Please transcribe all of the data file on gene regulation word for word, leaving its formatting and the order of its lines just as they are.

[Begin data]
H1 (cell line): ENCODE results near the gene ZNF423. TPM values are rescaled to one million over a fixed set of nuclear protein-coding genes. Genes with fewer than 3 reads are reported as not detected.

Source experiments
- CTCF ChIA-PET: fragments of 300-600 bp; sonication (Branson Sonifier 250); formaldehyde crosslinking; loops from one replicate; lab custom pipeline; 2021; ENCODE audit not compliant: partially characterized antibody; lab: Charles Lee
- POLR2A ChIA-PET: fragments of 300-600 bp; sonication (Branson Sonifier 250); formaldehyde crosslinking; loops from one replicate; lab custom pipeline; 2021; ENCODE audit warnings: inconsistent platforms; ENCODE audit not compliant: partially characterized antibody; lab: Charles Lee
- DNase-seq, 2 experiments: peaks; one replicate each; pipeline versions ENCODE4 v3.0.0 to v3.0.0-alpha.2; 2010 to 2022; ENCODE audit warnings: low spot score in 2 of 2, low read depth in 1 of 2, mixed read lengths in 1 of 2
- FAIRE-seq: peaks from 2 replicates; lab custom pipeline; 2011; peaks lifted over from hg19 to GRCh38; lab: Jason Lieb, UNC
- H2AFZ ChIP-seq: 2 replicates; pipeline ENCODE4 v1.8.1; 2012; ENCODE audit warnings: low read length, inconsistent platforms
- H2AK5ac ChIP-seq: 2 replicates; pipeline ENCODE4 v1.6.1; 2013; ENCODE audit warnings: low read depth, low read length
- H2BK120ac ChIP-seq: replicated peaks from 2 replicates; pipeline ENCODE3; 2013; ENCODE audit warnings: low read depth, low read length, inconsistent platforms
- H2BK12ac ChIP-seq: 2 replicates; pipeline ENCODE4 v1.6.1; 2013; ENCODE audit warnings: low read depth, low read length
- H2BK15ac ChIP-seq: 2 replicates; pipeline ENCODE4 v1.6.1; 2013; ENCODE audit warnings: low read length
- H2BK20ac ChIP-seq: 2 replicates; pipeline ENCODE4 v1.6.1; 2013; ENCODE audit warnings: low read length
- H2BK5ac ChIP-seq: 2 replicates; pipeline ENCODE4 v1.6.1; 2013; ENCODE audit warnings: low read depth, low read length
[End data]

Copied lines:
H1 (cell line): ENCODE results near the gene ZNF423. TPM values are rescaled to one million over a fixed set of nuclear protein-coding genes. Genes with fewer than 3 reads are reported as not detected.

Source experiments
- CTCF ChIA-PET: fragments of 300-600 bp; sonication (Branson Sonifier 250); formaldehyde crosslinking; loops from one replicate; lab custom pipeline; 2021; ENCODE audit not compliant: partially characterized antibody; lab: Charles Lee
- POLR2A ChIA-PET: fragments of 300-600 bp; sonication (Branson Sonifier 250); formaldehyde crosslinking; loops from one replicate; lab custom pipeline; 2021; ENCODE audit warnings: inconsistent platforms; ENCODE audit not compliant: partially characterized antibody; lab: Charles Lee
- DNase-seq, 2 experiments: peaks; one replicate each; pipeline versions ENCODE4 v3.0.0 to v3.0.0-alpha.2; 2010 to 2022; ENCODE audit warnings: low spot score in 2 of 2, low read depth in 1 of 2, mixed read lengths in 1 of 2
- FAIRE-seq: peaks from 2 replicates; lab custom pipeline; 2011; peaks lifted over from hg19 to GRCh38; lab: Jason Lieb, UNC
- H2AFZ ChIP-seq: 2 replicates; pipeline ENCODE4 v1.8.1; 2012; ENCODE audit warnings: low read length, inconsistent platforms
- H2AK5ac ChIP-seq: 2 replicates; pipeline ENCODE4 v1.6.1; 2013; ENCODE audit warnings: low read depth, low read length
- H2BK120ac ChIP-seq: replicated peaks from 2 replicates; pipeline ENCODE3; 2013; ENCODE audit warnings: low read depth, low read length, inconsistent platforms
- H2BK12ac ChIP-seq: 2 replicates; pipeline ENCODE4 v1.6.1; 2013; ENCODE audit warnings: low read depth, low read length
- H2BK15ac ChIP-seq: 2 replicates; pipeline ENCODE4 v1.6.1; 2013; ENCODE audit warnings: low read length
- H2BK20ac ChIP-seq: 2 replicates; pipeline ENCODE4 v1.6.1; 2013; ENCODE audit warnings: low read length
- H2BK5ac ChIP-seq: 2 replicates; pipeline ENCODE4 v1.6.1; 2013; ENCODE audit warnings: low read depth, low read length